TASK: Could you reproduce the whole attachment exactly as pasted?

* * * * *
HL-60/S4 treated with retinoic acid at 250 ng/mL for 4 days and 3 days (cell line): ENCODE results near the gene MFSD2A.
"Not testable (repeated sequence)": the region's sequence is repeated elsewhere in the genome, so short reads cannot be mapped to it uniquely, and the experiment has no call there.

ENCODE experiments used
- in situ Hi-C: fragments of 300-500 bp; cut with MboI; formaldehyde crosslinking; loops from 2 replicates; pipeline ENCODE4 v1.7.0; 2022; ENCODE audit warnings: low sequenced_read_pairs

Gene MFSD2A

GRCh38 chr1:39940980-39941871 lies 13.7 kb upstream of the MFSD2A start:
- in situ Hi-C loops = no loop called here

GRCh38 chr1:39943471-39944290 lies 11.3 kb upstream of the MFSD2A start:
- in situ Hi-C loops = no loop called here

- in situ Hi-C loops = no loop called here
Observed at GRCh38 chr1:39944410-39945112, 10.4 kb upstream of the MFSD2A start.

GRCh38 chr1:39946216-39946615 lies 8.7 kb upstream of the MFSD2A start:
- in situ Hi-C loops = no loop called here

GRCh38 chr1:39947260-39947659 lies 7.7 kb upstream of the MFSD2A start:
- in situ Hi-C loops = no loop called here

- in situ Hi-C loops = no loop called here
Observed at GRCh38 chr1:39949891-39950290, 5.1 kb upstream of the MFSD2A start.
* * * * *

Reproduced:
HL-60/S4 treated with retinoic acid at 250 ng/mL for 4 days and 3 days (cell line): ENCODE results near the gene MFSD2A.
"Not testable (repeated sequence)": the region's sequence is repeated elsewhere in the genome, so short reads cannot be mapped to it uniquely, and the experiment has no call there.

ENCODE experiments used
- in situ Hi-C: fragments of 300-500 bp; cut with MboI; formaldehyde crosslinking; loops from 2 replicates; pipeline ENCODE4 v1.7.0; 2022; ENCODE audit warnings: low sequenced_read_pairs

Gene MFSD2A

GRCh38 chr1:39940980-39941871 lies 13.7 kb upstream of the MFSD2A start:
- in situ Hi-C loops = no loop called here

GRCh38 chr1:39943471-39944290 lies 11.3 kb upstream of the MFSD2A start:
- in situ Hi-C loops = no loop called here

- in situ Hi-C loops = no loop called here
Observed at GRCh38 chr1:39944410-39945112, 10.4 kb upstream of the MFSD2A start.

GRCh38 chr1:39946216-39946615 lies 8.7 kb upstream of the MFSD2A start:
- in situ Hi-C loops = no loop called here

GRCh38 chr1:39947260-39947659 lies 7.7 kb upstream of the MFSD2A start:
- in situ Hi-C loops = no loop called here

- in situ Hi-C loops = no loop called here
Observed at GRCh38 chr1:39949891-39950290, 5.1 kb upstream of the MFSD2A start.